Robots and the Good

I, RobotI, Robot by Isaac Asimov

My rating: 4 of 5 stars

Another excellent work from Isaac Asimov. This collection of short stories about robots offers both exciting answers to “What if?” and foreboding suggestions of the future. Granted, Asimov apparently did not consider them foreboding – but I will get to that in a moment.

First, what’s so enjoyable about this book: the science fiction. There are robopsychological problems, technological foibles, and very interesting questions posed in every story. It tickles the mind to read these and see if you can come up with the answers before the characters do (and only on one or two occasions did I think I had a better answer, and that may be an incorrect assessment). This book really is a lot of fun.

But it had its drawbacks. First and foremost, the success of the Laws of Robotics, most especially as applied to the Machines in the final story (“The Evitable Conflict”), depends on the ethical theories of Hume and Bentham. In short, utilitarianism becomes the defining principle of action under these laws. Since robots cannot harm humans (the First and primary and irrevocable Law of Robotics), and emotional harm is considered a form of harm (established in one of the middling stories of this book), then robots cannot cause emotional harm as a matter of first principles. Since “unhappiness” is, at least in Asimov’s use, the most efficient term for “emotional harm,” then the future that the robots (and the Machines) seek is that the greatest possible number of people be provided with the greatest possible happiness.

The other philosophical problem with this is its embrace of material determinism. Because the universe spawned in a certain way (this origin is unmentioned, but implied), societies developed in a certain way, and because those societies developed in that way, each moment is impelled by the sociological, psychological, and economic forces of the previous moment, so that humankind (if, perhaps, not humans themselves) is brought unwittingly to the place they must inevitably go. The Machines, then, in the final story, control these forces by making unilateral judgments, unbeknownst to humankind; in this way, they shape the future to form this utilitarian utopia – whatever that end result may be.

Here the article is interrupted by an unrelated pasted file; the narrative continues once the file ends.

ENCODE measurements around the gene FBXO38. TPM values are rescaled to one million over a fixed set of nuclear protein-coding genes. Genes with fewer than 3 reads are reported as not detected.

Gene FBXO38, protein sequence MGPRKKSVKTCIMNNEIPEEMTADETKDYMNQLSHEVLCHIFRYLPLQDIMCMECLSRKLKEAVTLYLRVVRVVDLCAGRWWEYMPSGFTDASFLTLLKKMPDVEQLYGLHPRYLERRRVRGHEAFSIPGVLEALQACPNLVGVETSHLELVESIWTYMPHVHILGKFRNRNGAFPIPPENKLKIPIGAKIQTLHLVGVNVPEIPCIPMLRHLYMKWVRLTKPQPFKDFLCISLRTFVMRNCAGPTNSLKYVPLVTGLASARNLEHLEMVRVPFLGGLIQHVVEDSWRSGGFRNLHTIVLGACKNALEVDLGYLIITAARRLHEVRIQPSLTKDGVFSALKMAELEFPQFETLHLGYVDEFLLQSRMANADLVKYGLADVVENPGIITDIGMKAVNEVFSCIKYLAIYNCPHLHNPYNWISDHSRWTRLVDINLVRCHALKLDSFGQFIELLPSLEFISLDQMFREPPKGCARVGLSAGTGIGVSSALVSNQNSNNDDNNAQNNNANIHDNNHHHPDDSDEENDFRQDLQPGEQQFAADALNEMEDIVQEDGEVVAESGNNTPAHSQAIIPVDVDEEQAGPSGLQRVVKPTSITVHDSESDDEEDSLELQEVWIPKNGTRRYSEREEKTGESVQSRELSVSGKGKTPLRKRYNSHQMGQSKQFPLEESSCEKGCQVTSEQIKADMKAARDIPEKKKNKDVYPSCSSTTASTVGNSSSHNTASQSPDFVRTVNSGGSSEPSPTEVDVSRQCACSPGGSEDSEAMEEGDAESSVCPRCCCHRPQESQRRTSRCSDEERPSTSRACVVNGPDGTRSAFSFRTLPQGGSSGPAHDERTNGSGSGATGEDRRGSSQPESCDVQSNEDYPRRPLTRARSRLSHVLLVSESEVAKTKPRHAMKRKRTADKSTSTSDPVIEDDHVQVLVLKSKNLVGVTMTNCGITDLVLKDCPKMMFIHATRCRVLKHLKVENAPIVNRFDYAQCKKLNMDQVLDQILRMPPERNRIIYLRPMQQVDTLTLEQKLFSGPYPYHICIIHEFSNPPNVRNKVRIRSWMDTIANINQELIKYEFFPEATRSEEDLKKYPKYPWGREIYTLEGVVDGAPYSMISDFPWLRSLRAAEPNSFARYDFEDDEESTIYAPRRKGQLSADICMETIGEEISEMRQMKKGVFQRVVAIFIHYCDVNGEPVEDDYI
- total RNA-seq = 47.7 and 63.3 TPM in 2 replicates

All that said, while I cannot agree with either the premises or the conclusion, I cannot fault Asimov’s writing (since he certainly conveyed the desired message). It should also be noted that the film (starring Will Smith) subverted this message; the Machines (or, in this case, the Brain at U.S. Robot) developed the Zeroth Law (unmentioned in this collection by name, though in content it was present) and compelled humanity to obey its whims – thus harming humans, even humanity, rather drastically – whereas, wisely, the Machines in the book undertook the path of least resistance: long-term, subtle changes designed to harm neither humanity nor humans to any great degree. Since the Zeroth Law of the book was a natural extension of a utilitarian understanding of the First Law, there was no principle of “denying” the First Law to accommodate the Zeroth Law – if any harm at all to any human could be avoided, it was. To be honest, I find that a more credible and more entertaining robotic evolution.

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